Nurse vs. Paramedic led transports
- 0Oct 25, '08 by SteveNNPI know that this has been discussed before, but has anyone seen any studies regarding paramedic vs. nurse-led transport, particularly pediatric/neonatal critical care? I am in the process of writing a manuscript for publication. The topic is "Patient Safety in Neonatal Transport," but I can use anything anyone might find useful.
I am particularly interested in the "Golden Hour" concept, which is of recent interest. Any studies you all may have seen would be appreciated. I've found some, but there don't seem to be many.
Thanks for any help you can offer...
- 1Oct 31, '08 by getoveritHey Steve,
I may be out on a limb here, but I bet you'll have a hard time finding any airmed program specializing in peds/neo x-port that are run by paramedics. I used to fly at a program where the peds/neo runs were done by nurses from the respective ICUs and either myself or my partner would fly with them for the safety aspect of the crew (as the peds nurses had little familiarity with the aircraft other than quarterly check-offs).
I"m sure you're familiar with flightweb.com. You can search individual programs for their configuration and email the ones you're interested in learning more about. One program, DareFlight, in the Outer Banks of NC flies only 2 paramedics. I'm not sure of any other programs that are configured that way, but there might be.
- 1Dec 16, '08 by skysixCheck with the British Columbia Ambulance Service, they have a long standing Infant Transport Team (neo/pedes to 35kg) that is dual paramedic, no RN or RT.
Their medical director, Andy McNabb, also has done or been involved in a lot of transport related research/outcome studies.
- 1Dec 22, '08 by 300gHi Steve,
I see the date of your post and hope that this will still be of some relevance to you.
I attended a Neonatal and Pediatric transport conference in Utah this past February and I can think of avenues for you to possibly research...
One of the topics was "Children's Specialty Teams: Do They Make a Difference?" by Dr. Orr. Many of the articles quoted in the presentation addressed Paramedic led transports, for example:
- 1600 hours contact training
- 3 or 4 lectures devoted to pediatrics
- Many rescue units did not carry appropriate equipment for children
- 47% programs had less than 10 hours of didactic pediatric training
- 55% offered "clinical" pediatric training
- 24% did not have pediatric BP cuffs
- 79% did not have pediatric ventilation masks
Success rate of intubation by paramedics for children requiring CPR
- 42/63 patients had intubating paramedics at the scene
- Only 68% patients with an attempted intubation and only a 64% success rate
- In patients <1 yr, only 38% with an attempted intubation and only a 50% success rate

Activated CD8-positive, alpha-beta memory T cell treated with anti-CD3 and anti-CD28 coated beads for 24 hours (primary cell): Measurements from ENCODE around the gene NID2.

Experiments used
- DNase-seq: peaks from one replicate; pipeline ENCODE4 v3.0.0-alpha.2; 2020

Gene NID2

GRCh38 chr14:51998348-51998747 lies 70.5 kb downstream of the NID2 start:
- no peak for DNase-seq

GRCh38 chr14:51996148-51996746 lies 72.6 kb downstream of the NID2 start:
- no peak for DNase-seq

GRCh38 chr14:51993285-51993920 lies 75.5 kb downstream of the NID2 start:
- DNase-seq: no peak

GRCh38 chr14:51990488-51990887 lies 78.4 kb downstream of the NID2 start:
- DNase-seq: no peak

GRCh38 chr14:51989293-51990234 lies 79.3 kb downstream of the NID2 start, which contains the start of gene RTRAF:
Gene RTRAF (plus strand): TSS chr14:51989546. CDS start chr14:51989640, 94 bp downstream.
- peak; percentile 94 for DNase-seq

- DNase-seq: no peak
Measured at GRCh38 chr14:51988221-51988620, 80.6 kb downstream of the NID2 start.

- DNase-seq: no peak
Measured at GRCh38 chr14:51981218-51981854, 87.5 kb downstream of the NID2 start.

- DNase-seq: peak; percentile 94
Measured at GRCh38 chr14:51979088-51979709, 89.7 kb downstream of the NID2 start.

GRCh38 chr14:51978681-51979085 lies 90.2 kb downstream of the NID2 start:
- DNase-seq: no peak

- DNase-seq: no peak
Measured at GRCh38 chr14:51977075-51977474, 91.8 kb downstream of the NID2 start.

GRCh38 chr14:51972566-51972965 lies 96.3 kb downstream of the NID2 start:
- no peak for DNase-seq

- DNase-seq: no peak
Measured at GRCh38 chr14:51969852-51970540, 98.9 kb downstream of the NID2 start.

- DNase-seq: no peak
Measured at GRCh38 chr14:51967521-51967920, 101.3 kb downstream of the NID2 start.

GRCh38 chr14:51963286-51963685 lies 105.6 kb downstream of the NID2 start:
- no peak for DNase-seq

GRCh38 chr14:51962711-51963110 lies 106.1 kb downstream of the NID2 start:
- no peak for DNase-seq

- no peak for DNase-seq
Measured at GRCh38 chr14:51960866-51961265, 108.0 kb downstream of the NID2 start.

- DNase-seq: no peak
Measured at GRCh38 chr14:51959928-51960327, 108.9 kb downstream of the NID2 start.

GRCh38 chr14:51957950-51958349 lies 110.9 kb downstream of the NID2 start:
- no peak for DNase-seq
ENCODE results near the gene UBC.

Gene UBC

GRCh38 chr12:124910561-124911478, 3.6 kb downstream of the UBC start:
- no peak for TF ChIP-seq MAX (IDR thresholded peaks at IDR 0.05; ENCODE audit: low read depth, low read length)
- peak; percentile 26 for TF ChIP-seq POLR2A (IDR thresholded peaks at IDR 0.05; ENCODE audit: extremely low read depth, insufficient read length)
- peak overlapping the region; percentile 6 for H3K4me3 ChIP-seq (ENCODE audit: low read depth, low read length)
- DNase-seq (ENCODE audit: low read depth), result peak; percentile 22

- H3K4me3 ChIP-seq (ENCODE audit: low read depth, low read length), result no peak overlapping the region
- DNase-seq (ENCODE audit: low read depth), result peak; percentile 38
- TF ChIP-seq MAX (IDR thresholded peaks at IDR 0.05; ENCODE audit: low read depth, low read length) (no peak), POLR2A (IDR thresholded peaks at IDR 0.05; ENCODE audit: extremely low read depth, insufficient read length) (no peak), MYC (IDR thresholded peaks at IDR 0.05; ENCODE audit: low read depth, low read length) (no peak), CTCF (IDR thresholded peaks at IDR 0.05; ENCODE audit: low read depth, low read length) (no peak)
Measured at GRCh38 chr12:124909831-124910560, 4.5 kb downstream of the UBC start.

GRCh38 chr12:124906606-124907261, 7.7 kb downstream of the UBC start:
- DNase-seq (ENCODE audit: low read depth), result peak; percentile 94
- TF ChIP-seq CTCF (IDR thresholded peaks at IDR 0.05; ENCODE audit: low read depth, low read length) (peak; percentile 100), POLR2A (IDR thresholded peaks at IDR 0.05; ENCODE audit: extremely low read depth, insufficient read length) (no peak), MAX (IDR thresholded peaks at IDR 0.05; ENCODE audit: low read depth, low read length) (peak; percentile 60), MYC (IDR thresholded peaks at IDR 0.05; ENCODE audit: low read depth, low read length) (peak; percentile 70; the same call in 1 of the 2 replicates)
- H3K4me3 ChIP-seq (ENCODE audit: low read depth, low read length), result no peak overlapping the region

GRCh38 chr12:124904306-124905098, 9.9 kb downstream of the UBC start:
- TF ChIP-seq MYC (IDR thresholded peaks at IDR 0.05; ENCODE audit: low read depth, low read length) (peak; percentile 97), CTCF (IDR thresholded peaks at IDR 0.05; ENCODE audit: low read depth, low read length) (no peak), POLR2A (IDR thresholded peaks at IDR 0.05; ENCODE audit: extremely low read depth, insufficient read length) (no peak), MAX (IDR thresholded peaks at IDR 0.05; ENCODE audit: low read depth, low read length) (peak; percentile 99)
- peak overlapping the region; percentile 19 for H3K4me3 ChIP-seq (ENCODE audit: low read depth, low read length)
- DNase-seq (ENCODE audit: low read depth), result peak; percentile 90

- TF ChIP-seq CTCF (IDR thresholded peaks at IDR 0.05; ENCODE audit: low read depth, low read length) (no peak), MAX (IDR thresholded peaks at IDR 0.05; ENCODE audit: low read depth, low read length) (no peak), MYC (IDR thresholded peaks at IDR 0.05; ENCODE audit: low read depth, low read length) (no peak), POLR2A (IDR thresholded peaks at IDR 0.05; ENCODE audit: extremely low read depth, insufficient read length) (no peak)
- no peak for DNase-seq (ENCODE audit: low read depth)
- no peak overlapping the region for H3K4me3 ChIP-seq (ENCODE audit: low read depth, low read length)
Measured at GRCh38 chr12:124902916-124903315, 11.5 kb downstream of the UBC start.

EMS study - education of paramedics in pediatric airway management
- Ability to intubate and provide BVM appropriately deteriorates in 6 months
- Worrisome: 95% of providers who failed both BVM and ETI reported confidence and lack of anxiety in their ability to provide advanced airway management.
As a result of this presentation you will be able to:
- Recognize the shortcomings in pediatric care in EMS
- Recognize that the Golden Hour does not exist
- Review the literature for specialty team outcomes
You can also research Dr. Orr and his own publications:
Also, if your topic is "PATIENT SAFETY in Neonatal Transport" (or any patient transport for that matter) you should review some of the studies by Dr. Nadine Levick... her information will scare the heck out of anyone involved in patient transport. She is very approachable and full of fascinating, research supported information.
Hope that helps!
- 0Dec 25, '08 by SteveNNPQuote from FlyingScotSteve, are you referring to paramedic-led critical care teams or EMS?
Paramedic led vs. RN/NP led transports......
Thanks, everyone for the awesome leads you gave... unfortunately there isn't a whole lot of research dedicated to neonatal transport out there....I need to go buy the AAP's guidelines among some other books, but I will definitely check out the info you guys gave me.
I am also interested in finding a transport journal that may consider my manuscript for publication. I already subscribe to several peds/neo journals, but I'm pretty oblivious to the premier transport journals out there. I'd like to have a couple of options in order to maximize the chances of my manuscript getting published...
- 0Dec 26, '08 by Medic09Maybe Journal of Air Medical Transport. That's the one that nearly everyone in the business receives - docs, nurses, medics.
Also, did you pursue this discussion over at Flightweb.com? I think there is a higher concentration there of informed people who work in transport medicine.